Presumptive Democratic nominee Joe Biden is enjoying a boon in the presidential race, soaring in national opinion polls to new heights and overtaking Donald Trump in political betting markets. A shifting political landscape that is proving to be a subject of great interest with the punditocracy and handicappers, keen to serve up predictions for what lies ahead for the ‘land of the free and the home of the brave’.
A global pandemic and an ensuing severe economic downturn, as a result, are overwhelming challenges that can blindside any nation, never mind the United States. Civil unrest sparked by the horrific death of George Floyd at the hands of Minneapolis police, bringing to the surface years of social injustice, racial discrimination and socio-economic inequality, is an extraordinary challenge to confront the Trump administration. One that nobody could have predicted at the start of the New year.
The exact extent of the impact of coronavirus-mandated edits – in effect, lockdown measures, shuttering of businesses and varying mass public stay-at-home orders – are only starting to emerge. The United States has officially succumbed into a recession that ends the longest economic expansion in US history. Other effects such as growing unemployment figures and the strain on healthcare services are only coming to light; not least of all increasing mental health concerns as people dealing with anxiety and fear struggle to come to terms with the uncertain time and an even more uncertain future.
The National Bureau of Economic Research (NBER) announced that the American economy has entered its first downturn since 2007 to 2009 after peaking in February. Although the recession is defined typically by two consecutive quarters of economic contraction, the NBER has nonetheless made the move to define the current situation facing the United States as the beginning of a recession. Man-made though it may be, brought about entirely by the required reaction to combat the novel and unfamiliar virus that wreaked havoc around the world.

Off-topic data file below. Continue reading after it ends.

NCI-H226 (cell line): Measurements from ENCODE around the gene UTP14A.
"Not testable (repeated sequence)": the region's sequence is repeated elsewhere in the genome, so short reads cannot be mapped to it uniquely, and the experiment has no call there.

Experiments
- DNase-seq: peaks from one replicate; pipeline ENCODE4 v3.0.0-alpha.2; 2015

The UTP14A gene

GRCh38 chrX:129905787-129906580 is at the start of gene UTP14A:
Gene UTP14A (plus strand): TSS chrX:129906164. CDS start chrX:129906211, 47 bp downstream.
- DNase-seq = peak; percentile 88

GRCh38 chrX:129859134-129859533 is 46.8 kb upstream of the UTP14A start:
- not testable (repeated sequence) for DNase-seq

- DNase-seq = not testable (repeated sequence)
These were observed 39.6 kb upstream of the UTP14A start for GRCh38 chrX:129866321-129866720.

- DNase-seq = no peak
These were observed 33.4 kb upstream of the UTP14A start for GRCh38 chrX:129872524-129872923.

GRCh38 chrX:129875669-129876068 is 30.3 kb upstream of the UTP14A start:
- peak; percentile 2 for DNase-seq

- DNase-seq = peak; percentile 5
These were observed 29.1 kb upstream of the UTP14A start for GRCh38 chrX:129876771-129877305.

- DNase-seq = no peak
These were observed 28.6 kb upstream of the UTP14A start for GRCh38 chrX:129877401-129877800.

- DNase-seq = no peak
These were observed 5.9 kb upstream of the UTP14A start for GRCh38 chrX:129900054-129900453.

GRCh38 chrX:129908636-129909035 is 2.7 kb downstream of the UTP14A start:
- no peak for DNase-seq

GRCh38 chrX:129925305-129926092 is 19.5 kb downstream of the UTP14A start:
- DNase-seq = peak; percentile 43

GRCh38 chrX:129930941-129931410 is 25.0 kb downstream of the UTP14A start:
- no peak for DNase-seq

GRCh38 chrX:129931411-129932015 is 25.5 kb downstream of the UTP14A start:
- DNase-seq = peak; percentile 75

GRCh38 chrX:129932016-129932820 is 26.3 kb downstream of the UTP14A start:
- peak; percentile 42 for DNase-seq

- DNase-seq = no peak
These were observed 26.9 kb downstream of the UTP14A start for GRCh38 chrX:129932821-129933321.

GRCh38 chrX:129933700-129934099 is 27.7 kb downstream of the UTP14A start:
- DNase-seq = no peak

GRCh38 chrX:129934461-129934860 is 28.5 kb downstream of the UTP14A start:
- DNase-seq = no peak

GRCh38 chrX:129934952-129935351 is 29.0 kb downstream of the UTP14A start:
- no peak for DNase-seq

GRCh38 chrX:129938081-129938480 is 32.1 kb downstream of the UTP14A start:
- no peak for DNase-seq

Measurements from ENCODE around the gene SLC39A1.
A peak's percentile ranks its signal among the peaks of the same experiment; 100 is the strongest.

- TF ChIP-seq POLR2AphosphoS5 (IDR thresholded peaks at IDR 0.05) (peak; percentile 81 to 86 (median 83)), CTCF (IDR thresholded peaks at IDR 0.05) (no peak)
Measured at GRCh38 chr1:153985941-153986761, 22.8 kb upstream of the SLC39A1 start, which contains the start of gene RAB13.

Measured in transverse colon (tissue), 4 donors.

In a simplistic model: global slowdown feeds unemployment and the ensuing loss in household incomes reduces consumption, which then drives business revenues to new lows prompting widespread downsizing measures or – in the worst-case scenarios – shutdowns. It’s a cyclical effect that sends the economy spinning like a hamster in a wheel.
The US economy was supposed to serve as the so-called ‘Trump card’ in the ‘America first’ president’s bid for re-election. When financial markets were thriving, economic growth was auspicious and unemployment figures were at a half-century low at the turn of the New Year, Trump was widely expected to win a second term in office.
Scores of studies have been conducted on the relationship between incumbency and a healthy economy, and the impact this tandem might have on how voters confirm or remove an official from office. Widely within these studies, it is held that voters (rightly or wrongly) hold the president accountable for the health of the economy and those perceptions are a driving force at the ballot box. It’s fair to say that card is now off the table and Trump’s re-election bid hangs in the balance.
Other studies point to opinion polls to temper the public’s mood in an election cycle. The argument here is that public approval ratings are a far more telling measure of the ultimate outcome of US Elections. Based on current polling numbers, the advantage is certainly with Joe Biden who has garnered an extensive lead over Trump in public opinion. It’s fair to say, the popular vote could swing the US Elections in favor of Biden.
And yet: the former vice president hasn’t done much in the way of campaigning since the coronavirus pandemic hit – not in the traditional electioneering sense. Instead, Biden along with the Democratic party, as self-professed change-advocates are piggybacking on the current national momentum sparked by the civil unrest. It’s a delicate balancing act the Democrats are playing and for the time being its working to their advantage.
None of what’s happened means the Democrats are about to take control of the Oval office. Equally, it’s impossible to say definitively Trump’s stint at the White House is coming to an ignominious end. Conclusions that arise from studies and opinion polls play a valuable role in identifying aspects that merit attention. However, they’re not predictive and all-powerful. A lot has happened in the space of the first half of the year to impact the 2020 US Elections. Five months remain in the election cycle and a lot can still happen from now until November that could impact the political landscape further.
Also published on Medium.